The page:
2019 has been a year of civil unrest. From the nearly nine-months-long (and ongoing) Hong Kong protests to the recurring climate strikes, people across the world have been taking to the streets to demand change on the issues that matter to them the most. While all the actions have some elements in common, they’re still separate stories with unique context, causes, and repercussions. Therein lies the challenge for photographers who are tasked with distilling that unrest—and the years of policy that precede it, and the waves of aftereffects to follow—into a few snapshots.
As Pancho Bernasconi, vice president of news at Getty Images, puts it, the question is, “How do you cover it in a way that the pictures from Barcelona to Santiago to Hong Kong to the Middle East don’t all look the same? What can we do to make sure each picture stands on its own and helps tell the story locally?” Part of that comes down to the photographer’s eye, but this year’s unique climate of upheaval has allowed for a distinct kind of protest storytelling. Rather than a one-off event, these protests have stretched for days or months, and that means a photographer can spend more time getting immersed in the community of activists.
Getty photographer Chris McGrath was on the ground in Hong Kong for nearly 60 days, and that time gave him the space to go beyond the breaking news angle or the idea of getting one dramatic photo. It allowed him to look at the issues surrounding this protest and also set the record straight about what people on the ground are experiencing. “Though it looked like the whole city was burning, a lot of the time it would be on one street and the next street would be life as normal,” he says. “One of the tricks for us is you show the protesters doing what they do—you share the consequences and the reactions to that—but it’s also trying to show the slice of that daily life. How people try to have some normalcy amongst all that upheaval.”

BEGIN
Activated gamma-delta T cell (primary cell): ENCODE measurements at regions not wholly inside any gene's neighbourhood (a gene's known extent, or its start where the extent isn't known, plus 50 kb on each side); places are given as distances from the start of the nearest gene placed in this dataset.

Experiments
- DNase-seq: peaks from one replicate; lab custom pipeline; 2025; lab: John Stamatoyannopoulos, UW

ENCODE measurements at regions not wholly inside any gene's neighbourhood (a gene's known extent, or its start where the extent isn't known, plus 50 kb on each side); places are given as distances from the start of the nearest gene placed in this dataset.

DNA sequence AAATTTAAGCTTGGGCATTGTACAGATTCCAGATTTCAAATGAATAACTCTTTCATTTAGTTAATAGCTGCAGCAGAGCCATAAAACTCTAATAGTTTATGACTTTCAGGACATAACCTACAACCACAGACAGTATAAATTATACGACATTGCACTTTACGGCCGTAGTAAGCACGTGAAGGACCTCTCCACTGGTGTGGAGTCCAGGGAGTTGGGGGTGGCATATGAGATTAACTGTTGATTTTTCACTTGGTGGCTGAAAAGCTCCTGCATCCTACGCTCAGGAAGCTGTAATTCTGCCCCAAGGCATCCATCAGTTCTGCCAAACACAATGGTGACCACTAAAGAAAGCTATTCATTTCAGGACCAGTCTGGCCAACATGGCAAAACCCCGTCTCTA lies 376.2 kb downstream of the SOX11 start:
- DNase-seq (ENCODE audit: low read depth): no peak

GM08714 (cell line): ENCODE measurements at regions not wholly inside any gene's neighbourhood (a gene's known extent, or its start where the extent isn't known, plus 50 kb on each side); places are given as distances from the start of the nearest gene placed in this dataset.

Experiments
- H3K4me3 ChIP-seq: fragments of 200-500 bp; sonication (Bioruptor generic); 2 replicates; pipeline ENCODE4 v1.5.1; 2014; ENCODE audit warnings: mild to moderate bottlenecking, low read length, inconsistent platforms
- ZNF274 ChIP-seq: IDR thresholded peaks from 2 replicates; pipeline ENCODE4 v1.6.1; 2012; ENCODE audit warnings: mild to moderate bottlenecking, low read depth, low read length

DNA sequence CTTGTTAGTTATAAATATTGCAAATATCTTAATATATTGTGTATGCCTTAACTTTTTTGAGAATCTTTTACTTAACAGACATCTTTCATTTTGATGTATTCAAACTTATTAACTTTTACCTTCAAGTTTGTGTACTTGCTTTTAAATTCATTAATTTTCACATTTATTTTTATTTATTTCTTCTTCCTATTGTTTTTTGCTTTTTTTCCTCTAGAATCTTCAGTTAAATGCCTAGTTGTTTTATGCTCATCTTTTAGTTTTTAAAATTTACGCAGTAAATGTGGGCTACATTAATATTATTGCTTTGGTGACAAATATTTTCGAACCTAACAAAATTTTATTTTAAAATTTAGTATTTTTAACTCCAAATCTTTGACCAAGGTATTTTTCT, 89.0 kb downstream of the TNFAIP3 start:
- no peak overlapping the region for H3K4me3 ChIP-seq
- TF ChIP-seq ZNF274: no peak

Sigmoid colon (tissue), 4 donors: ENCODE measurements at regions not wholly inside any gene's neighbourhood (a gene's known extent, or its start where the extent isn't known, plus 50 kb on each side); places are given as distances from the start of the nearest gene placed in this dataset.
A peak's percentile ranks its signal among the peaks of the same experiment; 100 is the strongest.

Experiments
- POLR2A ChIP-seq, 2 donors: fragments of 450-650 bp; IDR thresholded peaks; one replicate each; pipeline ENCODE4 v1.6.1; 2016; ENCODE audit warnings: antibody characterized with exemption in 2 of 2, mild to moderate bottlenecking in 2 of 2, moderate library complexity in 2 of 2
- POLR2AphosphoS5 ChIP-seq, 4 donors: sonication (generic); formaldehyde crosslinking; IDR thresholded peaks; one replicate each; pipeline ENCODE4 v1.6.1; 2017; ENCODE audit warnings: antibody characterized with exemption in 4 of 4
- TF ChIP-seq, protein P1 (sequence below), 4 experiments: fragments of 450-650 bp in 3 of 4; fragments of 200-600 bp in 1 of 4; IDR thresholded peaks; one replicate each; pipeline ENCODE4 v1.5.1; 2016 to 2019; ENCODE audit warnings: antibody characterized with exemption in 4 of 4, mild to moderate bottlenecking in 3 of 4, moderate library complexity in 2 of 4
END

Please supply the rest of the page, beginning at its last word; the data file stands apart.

A crucial point about covering protests, Bernasconi notes, is that it’s not just about what is happening today. With every day of action, photographers are recording history and explaining the world, and the importance of these protests lasts beyond 2019. “What are the decisions that countries, people, or government organizations are going to make? And do we have the visual record to kind of help make sense of whatever’s next for us?” Bernasconi says. “These images, these stories help give that broader context of oh, that’s what all happened this year, and how it’s going to affect what we talk about and how we behave next year.”